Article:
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Paradise Valley Rope Tow

Mid 1970's to Early 1980's

Name of Ski Area: Paradise Valley Rope Tow
Location: Anchorage, just to the north of the east-west power line that separates the Kempton Hills and Paradise Valley subdivisions.  East of Romainia Drive, north of Switzerland Drive, west (just downhill) of the Stewarts Road.
Type of Area: Ski Hill
Dates of Operation: Mid 1970's to Early 1980's (the tow was operation for approximately 7 or 8 years)
Who Built It?: Sam Hayes, Ken Richardson, Jim Sizemore, Dan and Helen Rogers.  All of these people lived with their families on Switzerland Drive or land adjacent to the ski hill.

~1200' / Vertical: ~30'

Lifts: 1 electric powered rope tow
Facilities: This ski hill was lighted.  The four families that used this rope tow lived a hundred yards or less from this rope tow.
Miscellaneous: Sam Hayes acquired a decommissioned electric powered rope tow from the Alyeska Ski Resort.  The four families that lived at the end of Switzerland Drive set up the tow on a 10 acre parcel owned by Ken Richardson.  Sam was a principal at a local school that was re-lighting their parking lot.  So Sam obtained the old parking lot lights and installed them in trees to illuminate this little ski area.  Each family had a key to the rope tow and lights.  So whenever they felt like skiing, they'd turn on the lights and tow and ski away.  Ken Richardson said: "It was a great ski hill for kids" and that it was a "neat experience" having your own backyard ski area.  (for more on this ski area's history, see Ken's account at the bottom of this web page).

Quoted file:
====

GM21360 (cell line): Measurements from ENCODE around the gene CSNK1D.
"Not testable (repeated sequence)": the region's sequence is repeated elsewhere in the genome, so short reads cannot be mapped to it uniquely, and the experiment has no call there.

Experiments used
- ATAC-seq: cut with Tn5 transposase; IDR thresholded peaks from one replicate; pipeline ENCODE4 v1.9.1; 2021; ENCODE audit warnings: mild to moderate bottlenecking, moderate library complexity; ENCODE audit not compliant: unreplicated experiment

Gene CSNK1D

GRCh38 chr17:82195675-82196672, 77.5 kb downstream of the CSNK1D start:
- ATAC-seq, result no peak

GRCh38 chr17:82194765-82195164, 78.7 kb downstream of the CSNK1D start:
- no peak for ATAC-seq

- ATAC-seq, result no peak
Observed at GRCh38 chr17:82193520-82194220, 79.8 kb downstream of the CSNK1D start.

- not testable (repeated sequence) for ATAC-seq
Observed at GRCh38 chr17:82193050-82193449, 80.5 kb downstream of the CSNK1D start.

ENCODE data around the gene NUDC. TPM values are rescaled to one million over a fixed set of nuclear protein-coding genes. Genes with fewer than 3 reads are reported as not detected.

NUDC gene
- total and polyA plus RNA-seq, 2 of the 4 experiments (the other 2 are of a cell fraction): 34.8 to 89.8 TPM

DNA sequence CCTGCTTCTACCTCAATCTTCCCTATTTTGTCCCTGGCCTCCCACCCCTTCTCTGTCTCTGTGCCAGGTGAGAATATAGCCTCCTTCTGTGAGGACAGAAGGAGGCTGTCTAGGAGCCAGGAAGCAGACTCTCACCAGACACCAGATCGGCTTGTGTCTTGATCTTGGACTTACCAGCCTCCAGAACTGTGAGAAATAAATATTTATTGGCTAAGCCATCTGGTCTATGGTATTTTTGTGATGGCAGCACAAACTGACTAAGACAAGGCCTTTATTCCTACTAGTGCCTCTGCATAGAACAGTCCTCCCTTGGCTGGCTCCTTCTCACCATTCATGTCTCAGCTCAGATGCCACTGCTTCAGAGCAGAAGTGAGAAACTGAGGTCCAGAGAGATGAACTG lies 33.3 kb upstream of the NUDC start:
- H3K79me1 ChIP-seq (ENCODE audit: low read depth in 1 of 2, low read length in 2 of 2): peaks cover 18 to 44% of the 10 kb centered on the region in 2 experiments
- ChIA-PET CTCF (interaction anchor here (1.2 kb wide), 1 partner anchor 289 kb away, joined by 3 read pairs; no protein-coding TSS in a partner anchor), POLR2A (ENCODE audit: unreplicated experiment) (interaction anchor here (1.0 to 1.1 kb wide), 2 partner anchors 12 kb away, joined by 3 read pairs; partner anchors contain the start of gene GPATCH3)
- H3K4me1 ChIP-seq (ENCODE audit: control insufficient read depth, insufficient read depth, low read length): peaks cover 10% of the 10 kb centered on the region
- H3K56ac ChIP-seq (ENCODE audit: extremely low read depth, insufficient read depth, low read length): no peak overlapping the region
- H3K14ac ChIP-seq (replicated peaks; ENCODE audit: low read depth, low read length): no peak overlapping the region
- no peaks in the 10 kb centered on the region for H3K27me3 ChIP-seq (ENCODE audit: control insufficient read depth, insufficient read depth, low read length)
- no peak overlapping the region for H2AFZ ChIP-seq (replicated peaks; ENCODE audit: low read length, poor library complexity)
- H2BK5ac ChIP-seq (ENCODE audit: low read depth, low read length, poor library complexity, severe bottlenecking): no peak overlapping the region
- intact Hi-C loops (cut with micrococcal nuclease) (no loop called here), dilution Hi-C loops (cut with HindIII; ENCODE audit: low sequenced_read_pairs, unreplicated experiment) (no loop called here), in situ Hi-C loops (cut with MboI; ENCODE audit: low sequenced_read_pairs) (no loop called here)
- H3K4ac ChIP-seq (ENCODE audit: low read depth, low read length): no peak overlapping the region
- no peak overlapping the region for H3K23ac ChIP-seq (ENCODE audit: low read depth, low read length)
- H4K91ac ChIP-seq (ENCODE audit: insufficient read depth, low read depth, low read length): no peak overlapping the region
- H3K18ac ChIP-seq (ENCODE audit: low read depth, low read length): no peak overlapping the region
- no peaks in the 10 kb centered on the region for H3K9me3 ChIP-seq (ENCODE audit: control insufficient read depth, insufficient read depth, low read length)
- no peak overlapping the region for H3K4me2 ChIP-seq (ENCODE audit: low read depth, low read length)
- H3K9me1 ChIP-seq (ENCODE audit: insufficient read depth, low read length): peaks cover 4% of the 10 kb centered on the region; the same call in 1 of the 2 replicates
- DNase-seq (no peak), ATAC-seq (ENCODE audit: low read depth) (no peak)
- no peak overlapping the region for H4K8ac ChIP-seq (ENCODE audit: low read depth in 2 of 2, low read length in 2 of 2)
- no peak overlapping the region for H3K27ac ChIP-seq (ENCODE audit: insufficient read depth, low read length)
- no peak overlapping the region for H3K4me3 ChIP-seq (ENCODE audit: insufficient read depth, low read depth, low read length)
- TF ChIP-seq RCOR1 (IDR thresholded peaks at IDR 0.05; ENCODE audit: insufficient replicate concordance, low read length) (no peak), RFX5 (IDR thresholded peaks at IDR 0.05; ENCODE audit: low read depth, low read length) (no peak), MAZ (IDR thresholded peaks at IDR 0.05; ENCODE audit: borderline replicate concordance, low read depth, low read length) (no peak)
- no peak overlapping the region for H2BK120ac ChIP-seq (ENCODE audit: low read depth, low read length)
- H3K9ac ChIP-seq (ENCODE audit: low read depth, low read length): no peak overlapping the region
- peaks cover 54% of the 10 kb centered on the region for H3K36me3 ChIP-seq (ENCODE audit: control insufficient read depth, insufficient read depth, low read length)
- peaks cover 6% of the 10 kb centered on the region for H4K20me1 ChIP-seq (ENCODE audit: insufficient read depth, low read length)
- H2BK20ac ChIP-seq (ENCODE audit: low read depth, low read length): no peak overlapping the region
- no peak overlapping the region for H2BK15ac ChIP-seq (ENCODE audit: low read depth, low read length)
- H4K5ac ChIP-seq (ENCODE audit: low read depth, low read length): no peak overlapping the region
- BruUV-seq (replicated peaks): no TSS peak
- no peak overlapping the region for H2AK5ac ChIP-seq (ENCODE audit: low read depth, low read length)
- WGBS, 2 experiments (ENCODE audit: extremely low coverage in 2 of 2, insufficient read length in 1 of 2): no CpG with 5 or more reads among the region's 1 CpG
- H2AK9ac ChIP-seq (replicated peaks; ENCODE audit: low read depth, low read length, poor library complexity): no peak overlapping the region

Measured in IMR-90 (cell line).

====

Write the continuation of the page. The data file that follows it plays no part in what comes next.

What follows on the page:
Ken eventually sold his land and the rope tow's fate after that is unknown.

Ken also made a lighted cross country skiing area just to the northeast of the intersection of Switzerland and Norway.  The area was lighted by three tripods that held kerosene lanterns for light.

Sources of Information:

Ken Richardson; Jim Rogers; Dan Rogers; Tim Kelley

~  PHOTOS  ~

[Left] This shot from the fall of 2005 shows where the rope tow was located.  The Chugach Electric distribution box seen at the top of this cleared swath is approximately where the life tow power unit was located.

[Right] The return pulley used at the bottom of the rope tow.

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This 2002 aerial view of south Anchorage shows the location of where once existed the Paradise Valley Rope Tow.

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A zoomed in aerial view shows that the rope tow was located in the northeast corner of the Paradise Valley subdivision . 

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Zooming in even more, you can see where the rope tow and ski hill were located - just north of the power line that forms the north boundary of the Paradise Valley subdivision.